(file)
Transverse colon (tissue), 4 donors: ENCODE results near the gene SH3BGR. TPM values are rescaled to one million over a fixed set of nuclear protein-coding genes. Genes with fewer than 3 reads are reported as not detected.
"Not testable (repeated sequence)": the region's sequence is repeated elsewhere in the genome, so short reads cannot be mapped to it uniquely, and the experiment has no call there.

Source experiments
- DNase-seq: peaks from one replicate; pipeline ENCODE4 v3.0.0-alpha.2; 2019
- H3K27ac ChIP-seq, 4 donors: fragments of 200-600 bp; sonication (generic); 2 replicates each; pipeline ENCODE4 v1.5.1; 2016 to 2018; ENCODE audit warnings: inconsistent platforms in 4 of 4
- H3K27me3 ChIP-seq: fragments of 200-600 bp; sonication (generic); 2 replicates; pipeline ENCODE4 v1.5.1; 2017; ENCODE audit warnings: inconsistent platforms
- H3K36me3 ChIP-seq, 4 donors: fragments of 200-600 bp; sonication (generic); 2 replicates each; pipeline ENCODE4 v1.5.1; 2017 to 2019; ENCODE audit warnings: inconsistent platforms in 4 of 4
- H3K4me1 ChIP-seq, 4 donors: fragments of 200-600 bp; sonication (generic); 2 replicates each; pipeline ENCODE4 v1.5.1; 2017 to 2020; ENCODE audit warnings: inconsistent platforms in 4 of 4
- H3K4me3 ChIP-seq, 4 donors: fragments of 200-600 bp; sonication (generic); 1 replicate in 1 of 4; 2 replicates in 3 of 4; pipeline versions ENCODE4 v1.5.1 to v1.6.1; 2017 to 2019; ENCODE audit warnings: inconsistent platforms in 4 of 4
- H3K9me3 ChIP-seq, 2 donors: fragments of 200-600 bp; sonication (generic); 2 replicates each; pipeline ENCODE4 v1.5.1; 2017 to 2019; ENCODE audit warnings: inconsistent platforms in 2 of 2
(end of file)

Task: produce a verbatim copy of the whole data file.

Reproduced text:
Transverse colon (tissue), 4 donors: ENCODE results near the gene SH3BGR. TPM values are rescaled to one million over a fixed set of nuclear protein-coding genes. Genes with fewer than 3 reads are reported as not detected.
"Not testable (repeated sequence)": the region's sequence is repeated elsewhere in the genome, so short reads cannot be mapped to it uniquely, and the experiment has no call there.

Source experiments
- DNase-seq: peaks from one replicate; pipeline ENCODE4 v3.0.0-alpha.2; 2019
- H3K27ac ChIP-seq, 4 donors: fragments of 200-600 bp; sonication (generic); 2 replicates each; pipeline ENCODE4 v1.5.1; 2016 to 2018; ENCODE audit warnings: inconsistent platforms in 4 of 4
- H3K27me3 ChIP-seq: fragments of 200-600 bp; sonication (generic); 2 replicates; pipeline ENCODE4 v1.5.1; 2017; ENCODE audit warnings: inconsistent platforms
- H3K36me3 ChIP-seq, 4 donors: fragments of 200-600 bp; sonication (generic); 2 replicates each; pipeline ENCODE4 v1.5.1; 2017 to 2019; ENCODE audit warnings: inconsistent platforms in 4 of 4
- H3K4me1 ChIP-seq, 4 donors: fragments of 200-600 bp; sonication (generic); 2 replicates each; pipeline ENCODE4 v1.5.1; 2017 to 2020; ENCODE audit warnings: inconsistent platforms in 4 of 4
- H3K4me3 ChIP-seq, 4 donors: fragments of 200-600 bp; sonication (generic); 1 replicate in 1 of 4; 2 replicates in 3 of 4; pipeline versions ENCODE4 v1.5.1 to v1.6.1; 2017 to 2019; ENCODE audit warnings: inconsistent platforms in 4 of 4
- H3K9me3 ChIP-seq, 2 donors: fragments of 200-600 bp; sonication (generic); 2 replicates each; pipeline ENCODE4 v1.5.1; 2017 to 2019; ENCODE audit warnings: inconsistent platforms in 2 of 2